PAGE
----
What was Europe like before the Romans conquered it? Was it rather like Europe after the Fall of Rome, but with less Christianity and fewer scribes? Had Europe already started down the path to technological development and innovation, or was it still a barbarian backwater that only became significant later–perhaps because of the Romans, Christianity, or trade routes to other, more developed parts of the world?

Oddly, some of the world’s oldest still-standing houses are found on a tiny island off the far northern tip of Scotland, at a site named Skara Brae, (occupied between 3180 and 2500 BC):








Or perhaps this isn’t so odd–not because people on windswept islands in the middle of the North Atlantic developed house-building skills before anyone else, but because they had to work in stone because they had so few trees. Most people–especially folks living in hot places–build houses out of materials like wood and reeds, which biodegrade over the course of a few thousand years. Skara Brae, built in a nearly treeless, cold, windy island, looks an igloo made of stone instead of ice and surrounded for insulation with turf instead of snow.

Skara Brae’s isolation has probably also helped preserve it–there haven’t been a bunch of people wandering around the Orkneys, plowing up the land, building hotels, and generally obliterating ancient sites.

Likewise, those footprints on the moon are likely to be there for a very long time.

The Orkney islands boast some even older houses, at the Knap of Howar (occupied between 3,700 and 2,800 BC):








Most of the other structures we have from this time period appear to be tombs or stone circles. The Great Pyramid of Giza, for example, is a giant tomb (and since it was built in 2,560 BC, it’s younger than Skara Brae.) Stonehenge was built sometime between 3,000 and 2,000 BC and serves no obvious purpose, but given the 100+ people interred there, it probably also began as a fancy graveyard.

The preservation of houses and other structures on the Orkney islands may be an accident of geography, but it is a lucky one, for it allows us a rare glimpse into how these people lived.

Orkney boasts not just houses, of course, but also chambered tombs and stone circles, more houses at the Links of Noltland, and a possibly ceremonial complex–or just regular complex of buildings–now known as Ness Brodgar (photos and map belong to the Ness of Brodgar excavation site):

ness2015plan Site-overview






(Sorry these pictures are oriented in different directions, and the map shows a different stage in the excavation than the photos.)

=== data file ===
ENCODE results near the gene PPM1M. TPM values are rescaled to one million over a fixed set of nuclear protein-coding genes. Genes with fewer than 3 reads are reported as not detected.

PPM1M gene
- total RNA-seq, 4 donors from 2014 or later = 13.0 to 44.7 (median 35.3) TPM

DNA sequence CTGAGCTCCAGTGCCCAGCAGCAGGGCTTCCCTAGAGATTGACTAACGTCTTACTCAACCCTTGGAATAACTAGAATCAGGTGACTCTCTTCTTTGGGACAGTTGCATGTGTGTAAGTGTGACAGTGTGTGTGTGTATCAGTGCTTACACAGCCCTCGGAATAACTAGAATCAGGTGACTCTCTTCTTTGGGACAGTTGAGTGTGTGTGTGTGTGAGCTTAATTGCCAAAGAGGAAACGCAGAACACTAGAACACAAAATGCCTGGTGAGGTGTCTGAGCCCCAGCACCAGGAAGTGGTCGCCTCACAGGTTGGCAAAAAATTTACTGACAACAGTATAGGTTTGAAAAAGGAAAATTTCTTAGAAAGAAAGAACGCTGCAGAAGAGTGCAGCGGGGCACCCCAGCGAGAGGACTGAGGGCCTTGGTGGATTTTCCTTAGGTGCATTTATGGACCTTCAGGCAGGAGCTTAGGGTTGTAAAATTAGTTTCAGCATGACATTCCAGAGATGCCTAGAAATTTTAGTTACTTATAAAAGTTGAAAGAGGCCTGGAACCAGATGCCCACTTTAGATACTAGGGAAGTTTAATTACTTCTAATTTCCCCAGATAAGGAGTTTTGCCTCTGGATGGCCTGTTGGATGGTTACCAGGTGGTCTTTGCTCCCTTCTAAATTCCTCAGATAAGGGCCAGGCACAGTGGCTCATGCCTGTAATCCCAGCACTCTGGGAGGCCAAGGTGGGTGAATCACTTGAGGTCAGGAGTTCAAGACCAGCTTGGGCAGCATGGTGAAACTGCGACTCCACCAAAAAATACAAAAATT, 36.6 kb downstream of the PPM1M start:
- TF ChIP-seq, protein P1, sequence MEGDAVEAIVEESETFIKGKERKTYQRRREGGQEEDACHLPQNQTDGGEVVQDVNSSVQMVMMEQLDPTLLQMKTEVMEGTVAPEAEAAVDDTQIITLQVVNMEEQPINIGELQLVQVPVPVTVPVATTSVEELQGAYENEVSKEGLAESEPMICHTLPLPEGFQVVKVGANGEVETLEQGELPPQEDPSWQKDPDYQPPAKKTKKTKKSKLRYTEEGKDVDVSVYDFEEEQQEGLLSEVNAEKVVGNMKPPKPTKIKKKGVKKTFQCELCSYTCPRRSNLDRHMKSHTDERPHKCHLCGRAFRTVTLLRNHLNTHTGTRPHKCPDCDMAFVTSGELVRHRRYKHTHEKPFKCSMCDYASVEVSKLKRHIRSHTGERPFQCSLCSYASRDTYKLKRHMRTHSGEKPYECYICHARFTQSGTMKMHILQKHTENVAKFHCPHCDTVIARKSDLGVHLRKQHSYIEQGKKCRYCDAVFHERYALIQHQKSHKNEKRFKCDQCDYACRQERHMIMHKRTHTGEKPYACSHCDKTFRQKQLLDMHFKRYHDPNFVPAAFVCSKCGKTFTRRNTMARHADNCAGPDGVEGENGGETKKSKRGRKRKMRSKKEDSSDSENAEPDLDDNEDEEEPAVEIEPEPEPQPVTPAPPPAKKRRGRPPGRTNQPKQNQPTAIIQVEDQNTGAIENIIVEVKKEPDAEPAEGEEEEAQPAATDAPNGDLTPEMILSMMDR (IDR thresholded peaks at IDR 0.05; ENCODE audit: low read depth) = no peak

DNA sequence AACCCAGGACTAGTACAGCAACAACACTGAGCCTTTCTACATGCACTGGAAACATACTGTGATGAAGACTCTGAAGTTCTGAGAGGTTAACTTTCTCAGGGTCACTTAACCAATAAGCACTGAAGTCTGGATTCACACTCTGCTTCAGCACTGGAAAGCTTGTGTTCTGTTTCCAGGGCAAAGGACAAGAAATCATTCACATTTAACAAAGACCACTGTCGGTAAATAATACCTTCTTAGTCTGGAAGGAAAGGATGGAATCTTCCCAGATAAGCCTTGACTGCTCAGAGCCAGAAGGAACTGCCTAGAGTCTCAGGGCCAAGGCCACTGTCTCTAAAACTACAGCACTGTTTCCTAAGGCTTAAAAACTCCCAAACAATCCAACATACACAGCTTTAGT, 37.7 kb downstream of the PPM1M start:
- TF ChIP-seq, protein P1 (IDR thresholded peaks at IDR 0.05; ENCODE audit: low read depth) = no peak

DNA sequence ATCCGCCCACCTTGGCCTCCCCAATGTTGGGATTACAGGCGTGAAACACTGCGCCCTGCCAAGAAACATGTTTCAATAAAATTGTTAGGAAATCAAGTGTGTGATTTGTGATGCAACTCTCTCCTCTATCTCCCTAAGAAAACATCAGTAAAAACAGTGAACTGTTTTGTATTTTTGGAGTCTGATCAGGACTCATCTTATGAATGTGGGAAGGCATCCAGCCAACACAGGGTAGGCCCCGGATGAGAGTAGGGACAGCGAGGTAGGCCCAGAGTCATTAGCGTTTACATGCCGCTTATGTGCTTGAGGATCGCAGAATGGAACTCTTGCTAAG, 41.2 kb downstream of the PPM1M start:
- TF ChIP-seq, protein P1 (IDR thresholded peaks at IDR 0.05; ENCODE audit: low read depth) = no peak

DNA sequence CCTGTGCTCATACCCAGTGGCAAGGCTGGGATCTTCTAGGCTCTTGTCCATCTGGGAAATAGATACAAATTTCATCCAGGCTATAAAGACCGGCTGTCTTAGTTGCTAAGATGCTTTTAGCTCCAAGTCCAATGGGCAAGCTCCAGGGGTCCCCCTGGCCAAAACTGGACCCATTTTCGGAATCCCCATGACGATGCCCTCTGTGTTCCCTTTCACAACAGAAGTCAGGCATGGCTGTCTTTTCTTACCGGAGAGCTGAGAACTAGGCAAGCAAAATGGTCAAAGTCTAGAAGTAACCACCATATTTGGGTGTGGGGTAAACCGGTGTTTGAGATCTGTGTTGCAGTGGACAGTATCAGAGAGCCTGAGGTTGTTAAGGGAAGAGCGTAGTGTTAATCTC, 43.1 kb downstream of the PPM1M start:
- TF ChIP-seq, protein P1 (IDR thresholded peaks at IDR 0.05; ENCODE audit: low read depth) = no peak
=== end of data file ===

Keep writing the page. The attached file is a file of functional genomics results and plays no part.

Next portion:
Structure-10-note-more-of-the-paving-around-it-revealed-at-the-bottom-of-the-photoFor orientation, Structure 10 is in the lower right on the map, the lower left in the overview photo, and oriented toward the top of the second, close-up photo. For comparison, there is a modern house in the lower-left hand corner of the overview photo, which does not appear much bigger than the excavated structures.


Wikipedia gives us some more detailed descriptions of the site:

There are the remains of a large stone wall (the “Great Wall of Brodgar”) that may have been 100 metres (330 ft) long and 4 metres (13 ft) or more wide. It appears to traverse the entire peninsula the site is on …

The temple-like structure, which was discovered in 2008, has walls 4 metres (13 ft) thick and the shape and size of the building are visible, with the walls still standing to a height of more 1 metre (3.3 ft). The structure is 25 metres (82 ft) long and 20 metres (66 ft) wide … The archaeological team believe it is the largest structure of its kind anywhere in the north of Britain…

In July 2010, a remarkable rock coloured red, orange, and yellow was unearthed. This is the first discovery in Britain of evidence that Neolithic peoples used paint to decorate their buildings … Only a week later a stone with a zigzag chevron pattern painted with a red pigment was discovered nearby.[14]

A baked clay artefact known as the “Brodgar Boy”, and thought to be a figurine with a head, body, and two eyes, was also unearthed in the rubble of one structure in 2011… archaeologists discovered a carved stone ball, a very rare find of such an object in situ in “a modern archaeological context”.[17]